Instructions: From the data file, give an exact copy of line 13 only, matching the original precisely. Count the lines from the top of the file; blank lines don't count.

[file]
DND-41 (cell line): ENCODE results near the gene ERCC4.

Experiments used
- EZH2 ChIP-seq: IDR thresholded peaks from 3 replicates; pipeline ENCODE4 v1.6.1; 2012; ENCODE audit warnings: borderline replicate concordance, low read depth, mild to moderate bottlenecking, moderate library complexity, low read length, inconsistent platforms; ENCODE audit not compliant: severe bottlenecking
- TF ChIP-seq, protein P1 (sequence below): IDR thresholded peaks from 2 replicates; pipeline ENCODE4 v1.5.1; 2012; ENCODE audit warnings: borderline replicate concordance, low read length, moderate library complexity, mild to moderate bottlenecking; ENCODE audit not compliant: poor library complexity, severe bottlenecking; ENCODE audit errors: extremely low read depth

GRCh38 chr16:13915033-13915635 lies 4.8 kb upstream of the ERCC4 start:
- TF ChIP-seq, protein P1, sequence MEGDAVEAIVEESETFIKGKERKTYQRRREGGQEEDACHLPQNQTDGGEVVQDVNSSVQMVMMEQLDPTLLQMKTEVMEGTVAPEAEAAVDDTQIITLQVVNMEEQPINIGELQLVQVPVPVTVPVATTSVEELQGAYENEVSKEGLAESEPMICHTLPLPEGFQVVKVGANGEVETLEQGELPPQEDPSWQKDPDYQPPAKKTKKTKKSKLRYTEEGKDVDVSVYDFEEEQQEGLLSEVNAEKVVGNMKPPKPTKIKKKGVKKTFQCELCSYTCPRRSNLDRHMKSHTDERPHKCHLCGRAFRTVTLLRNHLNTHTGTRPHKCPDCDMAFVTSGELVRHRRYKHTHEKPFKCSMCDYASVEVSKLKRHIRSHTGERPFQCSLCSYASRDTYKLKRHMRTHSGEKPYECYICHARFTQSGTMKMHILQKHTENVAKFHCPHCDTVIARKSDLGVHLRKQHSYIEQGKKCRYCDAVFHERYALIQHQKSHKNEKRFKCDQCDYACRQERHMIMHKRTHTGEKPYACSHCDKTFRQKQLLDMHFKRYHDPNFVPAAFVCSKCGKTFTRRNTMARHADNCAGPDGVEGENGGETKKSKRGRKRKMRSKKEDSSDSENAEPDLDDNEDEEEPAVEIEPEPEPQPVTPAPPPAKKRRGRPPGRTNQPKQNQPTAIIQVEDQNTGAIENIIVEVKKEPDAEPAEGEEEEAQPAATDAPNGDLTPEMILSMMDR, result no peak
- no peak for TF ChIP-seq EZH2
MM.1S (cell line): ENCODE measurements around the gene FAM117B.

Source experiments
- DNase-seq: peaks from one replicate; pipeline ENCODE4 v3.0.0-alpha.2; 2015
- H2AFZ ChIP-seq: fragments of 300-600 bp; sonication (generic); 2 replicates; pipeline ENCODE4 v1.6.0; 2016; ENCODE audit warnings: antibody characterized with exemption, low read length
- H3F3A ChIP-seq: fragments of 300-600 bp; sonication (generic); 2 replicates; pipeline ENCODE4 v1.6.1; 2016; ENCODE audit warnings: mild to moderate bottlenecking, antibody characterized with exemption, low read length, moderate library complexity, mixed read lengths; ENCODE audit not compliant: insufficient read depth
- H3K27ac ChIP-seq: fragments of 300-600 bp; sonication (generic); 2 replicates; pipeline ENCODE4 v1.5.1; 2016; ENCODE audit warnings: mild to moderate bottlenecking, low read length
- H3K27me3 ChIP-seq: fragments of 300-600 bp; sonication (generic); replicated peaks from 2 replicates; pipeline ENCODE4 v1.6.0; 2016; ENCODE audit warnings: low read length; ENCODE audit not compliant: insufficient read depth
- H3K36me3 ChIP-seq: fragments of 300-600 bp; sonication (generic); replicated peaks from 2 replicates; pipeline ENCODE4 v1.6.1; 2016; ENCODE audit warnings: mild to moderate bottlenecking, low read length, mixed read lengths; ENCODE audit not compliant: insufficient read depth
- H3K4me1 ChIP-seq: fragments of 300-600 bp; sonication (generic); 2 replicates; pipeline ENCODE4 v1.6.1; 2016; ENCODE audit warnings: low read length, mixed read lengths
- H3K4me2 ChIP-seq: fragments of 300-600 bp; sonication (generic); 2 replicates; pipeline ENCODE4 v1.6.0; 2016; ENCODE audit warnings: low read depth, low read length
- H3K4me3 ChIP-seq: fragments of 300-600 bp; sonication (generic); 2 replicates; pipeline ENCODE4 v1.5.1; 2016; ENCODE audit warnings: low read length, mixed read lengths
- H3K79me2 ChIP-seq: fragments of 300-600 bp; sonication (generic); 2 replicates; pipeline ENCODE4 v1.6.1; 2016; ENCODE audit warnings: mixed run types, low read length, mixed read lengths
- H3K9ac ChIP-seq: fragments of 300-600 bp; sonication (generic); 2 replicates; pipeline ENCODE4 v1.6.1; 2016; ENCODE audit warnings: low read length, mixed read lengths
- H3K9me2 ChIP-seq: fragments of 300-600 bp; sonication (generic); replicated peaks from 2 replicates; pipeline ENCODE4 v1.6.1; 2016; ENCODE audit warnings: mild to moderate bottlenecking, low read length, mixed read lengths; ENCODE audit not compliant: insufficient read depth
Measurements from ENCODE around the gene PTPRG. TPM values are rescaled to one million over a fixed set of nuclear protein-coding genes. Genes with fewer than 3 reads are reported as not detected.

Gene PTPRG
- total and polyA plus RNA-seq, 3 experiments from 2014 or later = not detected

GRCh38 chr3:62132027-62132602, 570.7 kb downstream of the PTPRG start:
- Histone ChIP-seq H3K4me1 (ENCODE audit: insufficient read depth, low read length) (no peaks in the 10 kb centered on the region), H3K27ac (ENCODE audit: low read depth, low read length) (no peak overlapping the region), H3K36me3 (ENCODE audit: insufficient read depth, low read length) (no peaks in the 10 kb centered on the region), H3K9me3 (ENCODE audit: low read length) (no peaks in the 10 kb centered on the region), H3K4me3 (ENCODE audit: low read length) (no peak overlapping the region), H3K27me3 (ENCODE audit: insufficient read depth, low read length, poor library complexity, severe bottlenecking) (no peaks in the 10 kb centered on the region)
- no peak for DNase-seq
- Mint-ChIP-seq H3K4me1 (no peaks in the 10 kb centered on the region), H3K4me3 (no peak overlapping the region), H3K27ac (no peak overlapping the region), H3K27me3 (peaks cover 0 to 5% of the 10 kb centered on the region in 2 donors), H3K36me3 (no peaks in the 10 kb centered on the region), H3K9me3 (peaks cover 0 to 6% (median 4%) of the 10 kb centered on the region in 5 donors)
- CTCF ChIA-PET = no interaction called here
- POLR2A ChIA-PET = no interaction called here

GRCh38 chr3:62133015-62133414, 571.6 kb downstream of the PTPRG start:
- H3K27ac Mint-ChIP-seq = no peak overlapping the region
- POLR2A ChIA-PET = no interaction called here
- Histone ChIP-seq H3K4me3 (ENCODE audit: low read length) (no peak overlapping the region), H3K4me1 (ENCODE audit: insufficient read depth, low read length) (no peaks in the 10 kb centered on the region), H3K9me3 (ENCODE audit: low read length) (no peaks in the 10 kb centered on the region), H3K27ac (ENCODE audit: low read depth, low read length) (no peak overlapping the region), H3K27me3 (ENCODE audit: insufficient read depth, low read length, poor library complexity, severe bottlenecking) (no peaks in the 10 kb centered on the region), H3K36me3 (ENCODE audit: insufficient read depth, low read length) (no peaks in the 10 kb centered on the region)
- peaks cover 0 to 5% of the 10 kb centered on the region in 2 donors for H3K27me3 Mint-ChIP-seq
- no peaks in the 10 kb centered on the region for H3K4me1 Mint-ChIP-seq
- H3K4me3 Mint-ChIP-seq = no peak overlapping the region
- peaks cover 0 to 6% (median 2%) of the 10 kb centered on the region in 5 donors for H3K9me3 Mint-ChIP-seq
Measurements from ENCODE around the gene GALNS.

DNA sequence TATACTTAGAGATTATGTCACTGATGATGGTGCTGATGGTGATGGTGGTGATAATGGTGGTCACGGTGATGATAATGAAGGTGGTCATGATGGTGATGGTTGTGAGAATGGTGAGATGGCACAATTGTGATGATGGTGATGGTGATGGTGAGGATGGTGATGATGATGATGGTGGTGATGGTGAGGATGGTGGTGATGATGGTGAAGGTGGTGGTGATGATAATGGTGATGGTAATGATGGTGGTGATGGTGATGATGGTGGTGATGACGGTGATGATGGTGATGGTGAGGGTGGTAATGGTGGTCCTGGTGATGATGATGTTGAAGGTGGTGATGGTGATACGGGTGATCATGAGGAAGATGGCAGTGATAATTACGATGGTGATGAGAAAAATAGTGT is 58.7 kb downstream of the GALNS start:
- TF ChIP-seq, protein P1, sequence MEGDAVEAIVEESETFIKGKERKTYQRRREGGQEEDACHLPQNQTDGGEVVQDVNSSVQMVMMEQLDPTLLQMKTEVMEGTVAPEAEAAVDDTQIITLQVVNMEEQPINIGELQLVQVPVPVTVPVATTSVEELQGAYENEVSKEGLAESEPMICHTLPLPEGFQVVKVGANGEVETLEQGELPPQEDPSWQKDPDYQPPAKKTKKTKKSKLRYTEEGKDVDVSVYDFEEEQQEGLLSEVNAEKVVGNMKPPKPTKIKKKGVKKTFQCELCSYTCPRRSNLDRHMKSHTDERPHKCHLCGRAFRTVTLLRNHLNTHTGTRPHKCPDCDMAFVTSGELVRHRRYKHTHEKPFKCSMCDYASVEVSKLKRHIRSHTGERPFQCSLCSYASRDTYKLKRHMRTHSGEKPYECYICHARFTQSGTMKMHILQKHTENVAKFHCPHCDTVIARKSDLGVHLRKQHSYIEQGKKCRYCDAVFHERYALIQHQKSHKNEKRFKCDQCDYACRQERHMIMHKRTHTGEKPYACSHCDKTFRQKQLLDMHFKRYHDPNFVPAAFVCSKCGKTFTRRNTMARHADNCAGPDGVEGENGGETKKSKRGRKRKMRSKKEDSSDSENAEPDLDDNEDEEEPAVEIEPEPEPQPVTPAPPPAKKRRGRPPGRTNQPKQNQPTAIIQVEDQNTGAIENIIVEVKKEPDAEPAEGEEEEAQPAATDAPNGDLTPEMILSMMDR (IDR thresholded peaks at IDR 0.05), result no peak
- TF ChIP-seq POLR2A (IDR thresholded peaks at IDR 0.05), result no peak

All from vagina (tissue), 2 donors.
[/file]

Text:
- H3K27ac ChIP-seq: fragments of 300-600 bp; sonication (generic); 2 replicates; pipeline ENCODE4 v1.5.1; 2016; ENCODE audit warnings: mild to moderate bottlenecking, low read length